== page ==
Entangled Photons Act as One

Scientists are one step closer to etching smaller computer chips, imaging ever-smaller objects, and detecting gravitational waves, thanks to a recent experiment reported in the May 14th issue of Science.  Yaron Silberberg and his “Ultrafast Optics Group” at the Wiezmann Institute of Science were able to put five photons into an entangled state, called a “N00N” state which is a superposition of two other states, one with all N photons taking path A, the other with every photon taking path B, |N,0>+|0,N>.  Thus, while it is uncertain which path any particular photon will take, it is 100% certain that they will all take the same path.  This experiment demonstrates how quantum entanglement, a correlation between distant particles, can exist between many different photons as well.

That such non-local correlations exist was proved by John Bell in 1964, and accounting for the mechanism by which distant particles or photons are correlated remains one of the biggest puzzles in quantum mechanics to this day.  In the literature on causation, most philosophers assume Continue reading “Entangled Photons Act as One”

The Kilogram is not a Kilogram!

Though it may sound paradoxical, physicists have known for decades that a kilogram just isn’t what it used to be. That’s because it’s lighter—or at least lighter than its copies—by fifty micrograms. After all, worldwide agreement on experimental results is only possible because there are standardized (SI) units like the meter, the second, and the kilogram. But when the standard kilogram, a cylinder of metal alloy (platinum and iridium), is compared to manufactured copies (with the same composition and size), the scale tips, very slightly, toward the copy. Thus, the original has lost mass (perhaps to polishing) or the copies have gained mass (perhaps by absorbing air), but of course, there’s no way to tell which; they are the standards by which scientists would make such a judgment.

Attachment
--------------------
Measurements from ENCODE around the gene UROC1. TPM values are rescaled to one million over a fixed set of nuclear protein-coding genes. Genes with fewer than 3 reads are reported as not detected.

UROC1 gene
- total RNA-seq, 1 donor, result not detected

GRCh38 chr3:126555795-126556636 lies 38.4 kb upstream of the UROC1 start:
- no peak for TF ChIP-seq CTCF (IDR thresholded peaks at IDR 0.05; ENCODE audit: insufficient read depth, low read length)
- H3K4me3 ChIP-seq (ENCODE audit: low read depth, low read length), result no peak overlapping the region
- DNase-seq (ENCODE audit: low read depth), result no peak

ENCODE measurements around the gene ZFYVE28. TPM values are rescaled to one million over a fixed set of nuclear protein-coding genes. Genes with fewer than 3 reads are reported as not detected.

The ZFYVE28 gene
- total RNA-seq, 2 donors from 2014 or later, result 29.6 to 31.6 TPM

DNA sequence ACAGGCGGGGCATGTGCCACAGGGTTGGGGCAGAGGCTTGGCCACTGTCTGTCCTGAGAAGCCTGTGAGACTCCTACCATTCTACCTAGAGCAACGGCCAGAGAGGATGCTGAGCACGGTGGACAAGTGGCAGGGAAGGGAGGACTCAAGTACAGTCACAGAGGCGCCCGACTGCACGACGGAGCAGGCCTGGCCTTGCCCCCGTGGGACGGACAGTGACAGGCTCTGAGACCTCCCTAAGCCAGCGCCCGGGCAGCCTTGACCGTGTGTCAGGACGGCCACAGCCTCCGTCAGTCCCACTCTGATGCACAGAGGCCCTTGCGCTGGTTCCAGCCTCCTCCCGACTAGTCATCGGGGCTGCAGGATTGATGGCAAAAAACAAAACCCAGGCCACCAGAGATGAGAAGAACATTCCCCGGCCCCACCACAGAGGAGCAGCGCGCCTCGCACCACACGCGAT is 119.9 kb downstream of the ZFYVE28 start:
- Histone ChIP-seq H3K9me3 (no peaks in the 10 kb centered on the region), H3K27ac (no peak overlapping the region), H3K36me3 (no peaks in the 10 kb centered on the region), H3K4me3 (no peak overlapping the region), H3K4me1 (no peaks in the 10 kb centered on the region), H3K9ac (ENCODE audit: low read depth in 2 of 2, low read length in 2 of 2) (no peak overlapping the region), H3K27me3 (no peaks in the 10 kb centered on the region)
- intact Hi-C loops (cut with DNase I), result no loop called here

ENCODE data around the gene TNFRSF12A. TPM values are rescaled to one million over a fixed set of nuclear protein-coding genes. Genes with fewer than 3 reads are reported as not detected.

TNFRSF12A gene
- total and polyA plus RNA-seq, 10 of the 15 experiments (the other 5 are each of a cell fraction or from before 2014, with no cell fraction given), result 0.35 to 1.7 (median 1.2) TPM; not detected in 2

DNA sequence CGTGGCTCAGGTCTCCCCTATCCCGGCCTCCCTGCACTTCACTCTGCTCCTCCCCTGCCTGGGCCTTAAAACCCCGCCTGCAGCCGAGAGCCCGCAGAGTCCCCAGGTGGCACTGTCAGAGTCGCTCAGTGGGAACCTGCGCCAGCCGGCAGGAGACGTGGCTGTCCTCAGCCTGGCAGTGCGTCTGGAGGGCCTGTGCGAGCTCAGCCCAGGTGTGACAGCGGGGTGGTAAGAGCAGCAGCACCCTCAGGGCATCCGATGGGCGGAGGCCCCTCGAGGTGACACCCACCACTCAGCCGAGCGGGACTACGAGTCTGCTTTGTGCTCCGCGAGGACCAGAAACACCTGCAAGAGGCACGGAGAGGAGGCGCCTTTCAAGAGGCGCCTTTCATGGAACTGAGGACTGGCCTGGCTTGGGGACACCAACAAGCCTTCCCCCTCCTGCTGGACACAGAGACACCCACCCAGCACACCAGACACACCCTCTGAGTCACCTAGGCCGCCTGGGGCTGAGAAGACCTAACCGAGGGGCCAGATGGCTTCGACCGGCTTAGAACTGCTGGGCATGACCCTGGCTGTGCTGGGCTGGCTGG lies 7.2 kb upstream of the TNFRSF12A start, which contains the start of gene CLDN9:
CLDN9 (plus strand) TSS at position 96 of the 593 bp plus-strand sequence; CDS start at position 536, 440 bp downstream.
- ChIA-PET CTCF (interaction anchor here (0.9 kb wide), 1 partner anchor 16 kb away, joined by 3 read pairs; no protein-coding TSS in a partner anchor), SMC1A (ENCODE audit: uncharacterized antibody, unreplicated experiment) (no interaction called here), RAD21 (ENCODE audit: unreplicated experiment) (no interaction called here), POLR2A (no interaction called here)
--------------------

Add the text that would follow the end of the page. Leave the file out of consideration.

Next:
Philosophers should take note. Does the standard cylinder weigh one kilogram because scientists were careful when they made it or because it was defined that way? According to National Public Radio, Continue reading “The Kilogram is not a Kilogram!”

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